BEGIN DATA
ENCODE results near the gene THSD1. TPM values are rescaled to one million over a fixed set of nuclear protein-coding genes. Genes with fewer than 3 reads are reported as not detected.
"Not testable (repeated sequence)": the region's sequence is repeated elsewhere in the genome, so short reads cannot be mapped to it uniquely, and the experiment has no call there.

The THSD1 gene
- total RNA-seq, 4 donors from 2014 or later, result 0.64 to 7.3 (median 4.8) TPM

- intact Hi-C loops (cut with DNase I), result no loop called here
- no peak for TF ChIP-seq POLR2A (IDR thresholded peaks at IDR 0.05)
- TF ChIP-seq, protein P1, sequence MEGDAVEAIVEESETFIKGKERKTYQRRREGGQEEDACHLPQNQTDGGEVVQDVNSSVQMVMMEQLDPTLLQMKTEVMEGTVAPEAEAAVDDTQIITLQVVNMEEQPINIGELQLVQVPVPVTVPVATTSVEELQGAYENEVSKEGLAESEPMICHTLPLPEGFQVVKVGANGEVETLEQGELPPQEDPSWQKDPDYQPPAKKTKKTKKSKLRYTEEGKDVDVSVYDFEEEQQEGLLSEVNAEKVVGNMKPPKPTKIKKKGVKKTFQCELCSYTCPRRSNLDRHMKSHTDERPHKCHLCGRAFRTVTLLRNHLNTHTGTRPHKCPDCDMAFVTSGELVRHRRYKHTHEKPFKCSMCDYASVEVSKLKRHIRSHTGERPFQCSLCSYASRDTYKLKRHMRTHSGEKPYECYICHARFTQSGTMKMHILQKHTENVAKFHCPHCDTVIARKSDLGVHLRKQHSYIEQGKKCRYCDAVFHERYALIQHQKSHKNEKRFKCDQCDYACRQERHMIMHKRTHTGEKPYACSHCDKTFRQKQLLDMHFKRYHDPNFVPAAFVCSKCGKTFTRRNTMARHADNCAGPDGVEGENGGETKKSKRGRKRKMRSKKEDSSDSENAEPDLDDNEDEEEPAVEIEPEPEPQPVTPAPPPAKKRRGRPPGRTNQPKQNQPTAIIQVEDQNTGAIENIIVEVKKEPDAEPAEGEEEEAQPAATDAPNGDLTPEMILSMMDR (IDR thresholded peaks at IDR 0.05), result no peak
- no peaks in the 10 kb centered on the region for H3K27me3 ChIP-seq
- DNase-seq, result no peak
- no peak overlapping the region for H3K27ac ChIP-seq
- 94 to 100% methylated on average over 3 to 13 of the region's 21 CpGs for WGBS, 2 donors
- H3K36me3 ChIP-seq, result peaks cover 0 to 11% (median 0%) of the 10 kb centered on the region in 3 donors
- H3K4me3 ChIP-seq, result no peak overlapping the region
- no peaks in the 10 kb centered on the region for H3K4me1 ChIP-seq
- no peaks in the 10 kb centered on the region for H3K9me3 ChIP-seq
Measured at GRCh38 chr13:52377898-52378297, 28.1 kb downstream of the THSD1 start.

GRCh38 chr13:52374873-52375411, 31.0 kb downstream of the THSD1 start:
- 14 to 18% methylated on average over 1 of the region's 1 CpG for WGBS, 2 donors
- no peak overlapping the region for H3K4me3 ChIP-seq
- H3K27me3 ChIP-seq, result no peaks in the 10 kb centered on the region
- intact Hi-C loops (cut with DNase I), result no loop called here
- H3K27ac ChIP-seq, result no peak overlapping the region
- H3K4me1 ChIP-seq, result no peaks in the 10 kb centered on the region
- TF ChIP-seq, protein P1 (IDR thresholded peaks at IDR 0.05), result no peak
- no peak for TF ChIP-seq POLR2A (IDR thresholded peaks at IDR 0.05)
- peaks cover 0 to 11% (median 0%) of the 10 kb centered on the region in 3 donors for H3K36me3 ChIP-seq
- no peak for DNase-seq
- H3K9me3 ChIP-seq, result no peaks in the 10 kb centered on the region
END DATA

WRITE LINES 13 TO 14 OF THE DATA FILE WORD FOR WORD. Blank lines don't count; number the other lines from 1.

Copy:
- H3K4me3 ChIP-seq, result no peak overlapping the region
- no peaks in the 10 kb centered on the region for H3K4me1 ChIP-seq